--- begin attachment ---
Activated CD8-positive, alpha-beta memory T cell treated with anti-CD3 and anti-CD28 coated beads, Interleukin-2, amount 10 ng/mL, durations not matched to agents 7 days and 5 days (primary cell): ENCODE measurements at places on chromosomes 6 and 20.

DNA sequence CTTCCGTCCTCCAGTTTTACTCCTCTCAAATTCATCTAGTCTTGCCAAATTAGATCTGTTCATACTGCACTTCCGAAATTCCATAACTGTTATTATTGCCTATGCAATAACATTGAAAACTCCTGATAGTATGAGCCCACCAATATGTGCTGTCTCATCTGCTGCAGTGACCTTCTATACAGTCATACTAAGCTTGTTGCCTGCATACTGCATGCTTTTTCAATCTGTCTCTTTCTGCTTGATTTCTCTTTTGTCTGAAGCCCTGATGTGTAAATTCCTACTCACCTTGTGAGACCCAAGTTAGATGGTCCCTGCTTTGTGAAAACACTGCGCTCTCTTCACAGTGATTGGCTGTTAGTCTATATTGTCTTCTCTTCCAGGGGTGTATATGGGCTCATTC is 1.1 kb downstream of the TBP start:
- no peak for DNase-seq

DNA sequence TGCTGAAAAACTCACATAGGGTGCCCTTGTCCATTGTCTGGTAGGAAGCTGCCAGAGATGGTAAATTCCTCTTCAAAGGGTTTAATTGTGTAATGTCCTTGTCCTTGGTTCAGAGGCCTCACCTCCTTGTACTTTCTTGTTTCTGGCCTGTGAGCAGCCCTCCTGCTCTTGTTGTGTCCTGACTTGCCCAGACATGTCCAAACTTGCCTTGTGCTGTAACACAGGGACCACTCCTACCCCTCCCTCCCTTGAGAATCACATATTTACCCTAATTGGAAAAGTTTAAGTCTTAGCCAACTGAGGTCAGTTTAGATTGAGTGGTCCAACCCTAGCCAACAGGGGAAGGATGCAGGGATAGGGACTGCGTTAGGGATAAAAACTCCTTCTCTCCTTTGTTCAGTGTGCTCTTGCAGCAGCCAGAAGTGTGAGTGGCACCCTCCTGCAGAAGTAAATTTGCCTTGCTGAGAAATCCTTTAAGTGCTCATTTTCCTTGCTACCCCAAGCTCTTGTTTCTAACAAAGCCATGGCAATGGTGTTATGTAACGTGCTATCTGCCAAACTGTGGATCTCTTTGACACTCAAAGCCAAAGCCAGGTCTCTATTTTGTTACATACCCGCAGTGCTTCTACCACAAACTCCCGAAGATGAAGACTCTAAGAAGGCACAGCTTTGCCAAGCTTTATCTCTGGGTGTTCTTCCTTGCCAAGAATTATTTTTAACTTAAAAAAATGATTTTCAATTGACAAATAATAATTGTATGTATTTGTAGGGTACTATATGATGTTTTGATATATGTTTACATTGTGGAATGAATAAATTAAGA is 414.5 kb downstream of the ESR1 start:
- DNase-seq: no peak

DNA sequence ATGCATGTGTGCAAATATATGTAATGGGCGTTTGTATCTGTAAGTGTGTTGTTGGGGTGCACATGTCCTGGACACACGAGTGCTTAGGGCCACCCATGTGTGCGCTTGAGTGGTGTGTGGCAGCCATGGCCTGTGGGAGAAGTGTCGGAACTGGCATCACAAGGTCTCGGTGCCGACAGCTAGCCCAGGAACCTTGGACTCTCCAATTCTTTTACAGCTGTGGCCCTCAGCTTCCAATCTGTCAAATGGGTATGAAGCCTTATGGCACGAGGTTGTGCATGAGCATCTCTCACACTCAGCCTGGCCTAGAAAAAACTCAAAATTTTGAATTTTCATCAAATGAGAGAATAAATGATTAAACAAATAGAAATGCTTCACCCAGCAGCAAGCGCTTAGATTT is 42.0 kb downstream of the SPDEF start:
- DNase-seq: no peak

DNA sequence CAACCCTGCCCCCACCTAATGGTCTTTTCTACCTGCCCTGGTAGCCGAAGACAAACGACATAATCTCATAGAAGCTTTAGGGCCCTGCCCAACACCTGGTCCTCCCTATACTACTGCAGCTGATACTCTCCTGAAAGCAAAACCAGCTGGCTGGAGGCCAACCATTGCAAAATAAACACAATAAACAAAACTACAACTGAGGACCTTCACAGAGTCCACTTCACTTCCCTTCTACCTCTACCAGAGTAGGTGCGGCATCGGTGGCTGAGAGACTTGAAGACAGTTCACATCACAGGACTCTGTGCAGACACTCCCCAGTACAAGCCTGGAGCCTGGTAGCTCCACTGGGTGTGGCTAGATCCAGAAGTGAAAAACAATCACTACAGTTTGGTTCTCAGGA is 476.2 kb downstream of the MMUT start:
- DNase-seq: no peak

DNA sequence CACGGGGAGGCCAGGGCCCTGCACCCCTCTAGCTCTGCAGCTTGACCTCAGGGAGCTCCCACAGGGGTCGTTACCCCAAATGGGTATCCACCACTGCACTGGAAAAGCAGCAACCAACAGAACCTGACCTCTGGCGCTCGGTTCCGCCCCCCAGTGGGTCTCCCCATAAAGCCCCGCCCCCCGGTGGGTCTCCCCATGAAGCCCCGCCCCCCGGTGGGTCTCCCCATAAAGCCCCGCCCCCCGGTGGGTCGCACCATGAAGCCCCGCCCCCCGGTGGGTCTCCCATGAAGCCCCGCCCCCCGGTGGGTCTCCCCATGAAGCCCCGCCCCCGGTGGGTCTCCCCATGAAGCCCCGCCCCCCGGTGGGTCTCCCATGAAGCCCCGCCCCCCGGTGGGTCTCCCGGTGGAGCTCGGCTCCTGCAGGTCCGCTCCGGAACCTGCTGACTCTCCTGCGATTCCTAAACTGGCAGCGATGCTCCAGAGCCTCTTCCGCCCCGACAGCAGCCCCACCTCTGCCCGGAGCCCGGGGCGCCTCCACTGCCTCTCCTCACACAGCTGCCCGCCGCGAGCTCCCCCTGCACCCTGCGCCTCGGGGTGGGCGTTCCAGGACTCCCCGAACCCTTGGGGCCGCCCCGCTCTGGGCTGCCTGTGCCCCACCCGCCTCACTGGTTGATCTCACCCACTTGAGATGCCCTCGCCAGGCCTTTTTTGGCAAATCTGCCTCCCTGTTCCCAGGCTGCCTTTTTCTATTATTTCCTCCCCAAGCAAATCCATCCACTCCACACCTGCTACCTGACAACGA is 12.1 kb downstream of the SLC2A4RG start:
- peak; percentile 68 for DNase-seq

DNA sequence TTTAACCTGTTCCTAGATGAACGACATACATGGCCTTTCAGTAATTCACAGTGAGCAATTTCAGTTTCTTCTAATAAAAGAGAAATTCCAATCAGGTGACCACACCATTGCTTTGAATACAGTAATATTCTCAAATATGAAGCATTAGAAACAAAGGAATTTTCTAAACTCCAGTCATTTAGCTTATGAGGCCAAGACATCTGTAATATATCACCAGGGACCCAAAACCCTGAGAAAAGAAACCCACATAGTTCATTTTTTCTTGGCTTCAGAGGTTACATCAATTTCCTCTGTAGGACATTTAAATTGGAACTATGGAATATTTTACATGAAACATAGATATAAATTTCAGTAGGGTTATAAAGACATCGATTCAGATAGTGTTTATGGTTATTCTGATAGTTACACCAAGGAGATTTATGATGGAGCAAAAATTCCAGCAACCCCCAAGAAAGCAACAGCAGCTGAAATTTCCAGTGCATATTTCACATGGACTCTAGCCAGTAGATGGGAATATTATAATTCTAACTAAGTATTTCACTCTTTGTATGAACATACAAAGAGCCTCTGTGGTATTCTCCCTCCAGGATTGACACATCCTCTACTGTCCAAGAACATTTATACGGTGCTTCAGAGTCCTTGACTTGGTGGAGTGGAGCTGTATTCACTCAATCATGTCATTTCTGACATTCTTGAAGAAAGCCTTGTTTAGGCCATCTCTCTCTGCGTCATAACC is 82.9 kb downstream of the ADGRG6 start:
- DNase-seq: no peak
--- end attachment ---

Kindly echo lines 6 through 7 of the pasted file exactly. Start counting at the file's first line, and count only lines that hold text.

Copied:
DNA sequence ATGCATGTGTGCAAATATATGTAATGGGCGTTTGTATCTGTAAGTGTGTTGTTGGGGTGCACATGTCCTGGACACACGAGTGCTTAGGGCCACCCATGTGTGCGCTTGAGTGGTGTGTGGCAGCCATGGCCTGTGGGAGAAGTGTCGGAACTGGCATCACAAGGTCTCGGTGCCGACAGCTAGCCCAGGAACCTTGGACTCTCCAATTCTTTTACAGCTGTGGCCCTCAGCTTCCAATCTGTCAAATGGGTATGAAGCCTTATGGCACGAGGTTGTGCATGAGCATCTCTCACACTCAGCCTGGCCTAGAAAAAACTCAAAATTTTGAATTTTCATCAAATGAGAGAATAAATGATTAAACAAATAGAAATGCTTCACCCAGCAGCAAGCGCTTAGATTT is 42.0 kb downstream of the SPDEF start:
- DNase-seq: no peak